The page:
EXAIR Vortex Tubes, in and of themselves, are a wonderful product. They produce a hot and a cold air flow. The cold air flow volume will be the  majority of those two flows in most cases. So you could say you get more from a vortex tube in terms of energy output when it is used as a cooling device than as one for heating.

What does this explanation mean? In short, vortex tube applications for heating are usually few and far between. At least those which make any sense. A couple of those applications include heating up 5 gallon buckets of grease, paint and other chemicals on an oil rig platform located in cold regions. Another one is to use the hot flow of a vortex tube to keep a mirror in a laser application warm enough that it does not form condensation during use of the laser in a cold environment.

Do you have an application where you think a Vortex Tube might help?  Please e-mail or call one of our Application Engineers to discuss your idea. We would love to hear about your application.

Neal Raker, Application Engineer

It’s Always Nice To Find “Good People”

lost-wallet (1)This past Friday I got home from work and went to drive somewhere when I realized I couldn’t find my wallet.  This of course induced panic since, like most people, I carry my life in my wallet.   So the search began, as well as the trouble caused by short term memory loss.  After searching through both cars, the motorcycle, all the dirty laundry, and the house, it was not found.   Not only could I not find the wallet but I had no recollection of when the last time I used something from my wallet was.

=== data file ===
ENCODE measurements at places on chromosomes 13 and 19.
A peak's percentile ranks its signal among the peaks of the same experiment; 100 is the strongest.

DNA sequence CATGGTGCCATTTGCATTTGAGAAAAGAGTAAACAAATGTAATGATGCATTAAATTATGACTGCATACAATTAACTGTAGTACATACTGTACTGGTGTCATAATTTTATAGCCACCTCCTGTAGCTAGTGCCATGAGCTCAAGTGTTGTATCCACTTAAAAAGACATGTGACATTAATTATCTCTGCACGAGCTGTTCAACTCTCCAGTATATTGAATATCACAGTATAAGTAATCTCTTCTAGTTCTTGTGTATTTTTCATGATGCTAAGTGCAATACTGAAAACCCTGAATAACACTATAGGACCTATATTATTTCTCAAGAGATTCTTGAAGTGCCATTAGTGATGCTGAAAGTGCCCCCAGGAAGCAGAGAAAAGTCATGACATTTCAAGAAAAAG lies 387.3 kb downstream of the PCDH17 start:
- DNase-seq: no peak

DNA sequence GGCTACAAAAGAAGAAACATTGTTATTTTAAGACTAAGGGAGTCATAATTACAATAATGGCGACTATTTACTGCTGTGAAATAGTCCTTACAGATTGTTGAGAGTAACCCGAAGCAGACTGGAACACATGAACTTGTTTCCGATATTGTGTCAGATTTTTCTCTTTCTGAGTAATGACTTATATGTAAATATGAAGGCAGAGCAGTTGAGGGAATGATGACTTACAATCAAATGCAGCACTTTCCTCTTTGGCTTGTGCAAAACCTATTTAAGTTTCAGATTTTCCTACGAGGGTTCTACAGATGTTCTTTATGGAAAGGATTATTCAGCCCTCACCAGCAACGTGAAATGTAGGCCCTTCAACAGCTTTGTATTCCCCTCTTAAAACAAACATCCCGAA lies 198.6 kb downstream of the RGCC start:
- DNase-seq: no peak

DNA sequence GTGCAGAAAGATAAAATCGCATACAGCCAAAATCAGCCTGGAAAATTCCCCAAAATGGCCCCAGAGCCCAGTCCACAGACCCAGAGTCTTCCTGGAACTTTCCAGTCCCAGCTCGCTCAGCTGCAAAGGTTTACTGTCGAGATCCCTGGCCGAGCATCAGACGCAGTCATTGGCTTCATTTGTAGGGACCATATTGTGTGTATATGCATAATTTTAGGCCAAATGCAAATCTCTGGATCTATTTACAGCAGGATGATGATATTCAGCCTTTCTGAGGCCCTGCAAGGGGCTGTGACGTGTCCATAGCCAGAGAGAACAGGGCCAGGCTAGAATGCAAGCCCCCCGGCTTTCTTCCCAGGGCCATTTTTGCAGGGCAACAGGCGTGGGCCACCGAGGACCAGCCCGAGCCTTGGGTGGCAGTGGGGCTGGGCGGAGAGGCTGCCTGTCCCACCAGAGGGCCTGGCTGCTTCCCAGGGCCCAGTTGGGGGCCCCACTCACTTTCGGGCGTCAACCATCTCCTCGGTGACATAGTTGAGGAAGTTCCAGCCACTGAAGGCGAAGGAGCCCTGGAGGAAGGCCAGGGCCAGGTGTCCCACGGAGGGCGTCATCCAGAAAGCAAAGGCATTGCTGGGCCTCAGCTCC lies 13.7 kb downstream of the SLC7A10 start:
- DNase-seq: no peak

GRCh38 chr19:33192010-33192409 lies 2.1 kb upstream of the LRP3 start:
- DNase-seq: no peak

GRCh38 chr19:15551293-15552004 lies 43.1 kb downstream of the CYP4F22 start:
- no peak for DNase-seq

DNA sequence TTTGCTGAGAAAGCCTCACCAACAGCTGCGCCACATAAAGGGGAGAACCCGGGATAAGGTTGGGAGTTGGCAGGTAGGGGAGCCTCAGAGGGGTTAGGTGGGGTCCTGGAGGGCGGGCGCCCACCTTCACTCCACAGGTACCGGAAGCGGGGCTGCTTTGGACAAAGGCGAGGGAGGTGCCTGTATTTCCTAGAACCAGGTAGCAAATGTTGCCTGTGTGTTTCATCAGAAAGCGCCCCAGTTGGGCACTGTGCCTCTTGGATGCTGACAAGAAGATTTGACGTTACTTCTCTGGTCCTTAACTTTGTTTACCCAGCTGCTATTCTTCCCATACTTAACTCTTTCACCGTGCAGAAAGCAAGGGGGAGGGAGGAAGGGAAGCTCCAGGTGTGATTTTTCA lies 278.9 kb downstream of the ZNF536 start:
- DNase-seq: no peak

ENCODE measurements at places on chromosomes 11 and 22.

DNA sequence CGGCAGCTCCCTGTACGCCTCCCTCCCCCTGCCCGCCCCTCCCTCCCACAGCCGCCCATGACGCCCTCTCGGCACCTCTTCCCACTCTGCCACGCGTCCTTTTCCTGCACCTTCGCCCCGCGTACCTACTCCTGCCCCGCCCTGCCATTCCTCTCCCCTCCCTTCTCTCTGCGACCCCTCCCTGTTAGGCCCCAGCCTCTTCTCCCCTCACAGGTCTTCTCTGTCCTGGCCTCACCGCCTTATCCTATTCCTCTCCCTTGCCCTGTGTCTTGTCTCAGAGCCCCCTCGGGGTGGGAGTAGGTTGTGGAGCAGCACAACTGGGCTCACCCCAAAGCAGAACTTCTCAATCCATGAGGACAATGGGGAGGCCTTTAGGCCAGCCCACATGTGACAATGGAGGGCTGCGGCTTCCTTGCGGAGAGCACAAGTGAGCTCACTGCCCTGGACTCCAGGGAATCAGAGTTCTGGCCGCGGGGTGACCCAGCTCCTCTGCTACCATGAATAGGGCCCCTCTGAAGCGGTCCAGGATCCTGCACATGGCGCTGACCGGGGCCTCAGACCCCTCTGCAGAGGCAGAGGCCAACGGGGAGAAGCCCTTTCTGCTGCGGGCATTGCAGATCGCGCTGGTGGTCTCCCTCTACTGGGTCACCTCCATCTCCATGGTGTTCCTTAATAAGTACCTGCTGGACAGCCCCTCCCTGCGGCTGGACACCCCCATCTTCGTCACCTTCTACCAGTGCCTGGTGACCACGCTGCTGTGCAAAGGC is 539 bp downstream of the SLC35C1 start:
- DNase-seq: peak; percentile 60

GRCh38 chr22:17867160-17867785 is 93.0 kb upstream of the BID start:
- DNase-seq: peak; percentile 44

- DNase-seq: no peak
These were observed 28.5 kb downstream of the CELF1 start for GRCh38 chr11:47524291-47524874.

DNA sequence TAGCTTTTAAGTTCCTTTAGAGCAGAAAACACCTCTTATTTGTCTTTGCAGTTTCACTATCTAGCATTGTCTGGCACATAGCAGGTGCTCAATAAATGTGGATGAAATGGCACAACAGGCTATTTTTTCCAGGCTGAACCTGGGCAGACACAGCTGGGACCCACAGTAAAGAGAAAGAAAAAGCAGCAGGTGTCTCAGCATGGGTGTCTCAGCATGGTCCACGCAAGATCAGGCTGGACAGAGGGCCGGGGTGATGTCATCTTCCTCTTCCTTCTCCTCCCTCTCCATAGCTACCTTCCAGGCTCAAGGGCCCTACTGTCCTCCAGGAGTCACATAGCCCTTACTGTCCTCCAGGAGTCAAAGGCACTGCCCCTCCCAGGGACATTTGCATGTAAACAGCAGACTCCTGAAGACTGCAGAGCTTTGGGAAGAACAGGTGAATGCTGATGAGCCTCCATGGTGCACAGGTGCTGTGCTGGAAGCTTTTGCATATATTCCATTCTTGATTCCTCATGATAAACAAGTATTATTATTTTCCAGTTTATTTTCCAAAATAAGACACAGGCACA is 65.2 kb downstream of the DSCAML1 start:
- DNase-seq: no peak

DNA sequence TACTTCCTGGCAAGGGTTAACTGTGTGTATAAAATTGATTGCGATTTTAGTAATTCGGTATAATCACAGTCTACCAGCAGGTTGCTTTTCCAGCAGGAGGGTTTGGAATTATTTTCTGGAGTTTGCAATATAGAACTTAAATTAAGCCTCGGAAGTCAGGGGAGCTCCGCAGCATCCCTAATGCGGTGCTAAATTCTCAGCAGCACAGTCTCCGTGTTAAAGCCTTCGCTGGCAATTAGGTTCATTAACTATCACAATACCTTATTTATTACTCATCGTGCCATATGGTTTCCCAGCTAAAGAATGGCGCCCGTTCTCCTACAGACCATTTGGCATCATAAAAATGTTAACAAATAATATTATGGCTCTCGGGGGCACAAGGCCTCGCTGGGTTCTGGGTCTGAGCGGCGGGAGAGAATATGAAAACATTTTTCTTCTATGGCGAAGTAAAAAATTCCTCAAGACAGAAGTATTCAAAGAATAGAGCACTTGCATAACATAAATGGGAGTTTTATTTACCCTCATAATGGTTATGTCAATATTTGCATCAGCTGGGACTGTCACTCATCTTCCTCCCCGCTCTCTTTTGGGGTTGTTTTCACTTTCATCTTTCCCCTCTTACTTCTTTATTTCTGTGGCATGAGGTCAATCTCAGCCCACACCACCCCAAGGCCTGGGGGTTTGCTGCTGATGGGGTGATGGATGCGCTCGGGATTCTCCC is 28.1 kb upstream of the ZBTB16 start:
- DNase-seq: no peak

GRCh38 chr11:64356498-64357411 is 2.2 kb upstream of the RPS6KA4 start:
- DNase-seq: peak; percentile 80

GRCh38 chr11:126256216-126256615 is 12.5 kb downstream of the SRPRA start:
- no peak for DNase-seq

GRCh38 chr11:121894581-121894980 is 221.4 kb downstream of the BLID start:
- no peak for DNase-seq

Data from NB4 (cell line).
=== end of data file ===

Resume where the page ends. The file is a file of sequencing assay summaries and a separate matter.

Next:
Saturday was a new day and I went through everything again with no wallet.  Contacted a few of the EXAIR team members and luckily one was in the area of the office so we stopped in to see if it was here.  After he had to wait for me to get here for at least 20 minutes due to some lovely mid-Saturday traffic, we came in and still couldn’t find the wallet.  So I just started watching all of the accounts for my various credit cards, waiting to see the balances change.  There was nothing, zero transactions, so I decided to wait until today when the entire crew is here to see if someone had found it.  The first stop I made after searching my desk again was our Human Resource person, who oddly enough had a grin on his face.   It turns out the cleaning crew had come in on Friday night and found it, so they left a note on the wallet and put it in a locked office so it wouldn’t be bothered.

The entire time my wallet was lost I had little hope that if someone found it, they would do the right thing and return it.  I did have the slight hope it would show up in the mail but was still extremely doubtful.  It all boils down to the fact that everyone I reached out to here at EXAIR was more than willing to help me try to find the wallet and were willing to sacrifice time with their families just to help out a fellow team member.  Those are the only type of people that work with our way of doing things here at EXAIR.  I would consider them all to be “Good People”.

We aren’t just going to treat each other like that, we even treat all of our customers like that.  We’re not going to try and steer you to the most expensive solution just to get more money into our pockets, we’re going to try to find the best solution for your given problem and if we can’t help you solve it, well, we will tell you that too!

So if you need help with finding the correct EXAIR product to fit your application, give us a call.

Brian Farno
Application Engineer


Award Winning HEPA Vac

Continuing my series of EXAIR award winning products for 2014.  Plant Engineering’s readers voted the Heavy Duty HEPA Vac a silver award for Environmental Health. The HD HEPA Vac differs greatly from most of the EXAIR products.  We often improve a work environment by reducing noise level from compressed air blow offs or limiting the energy usage of a facility by conserving compressed air, but when EXAIR introduced the Heavy Duty HEPA Vac, we entered a new area of environmental health.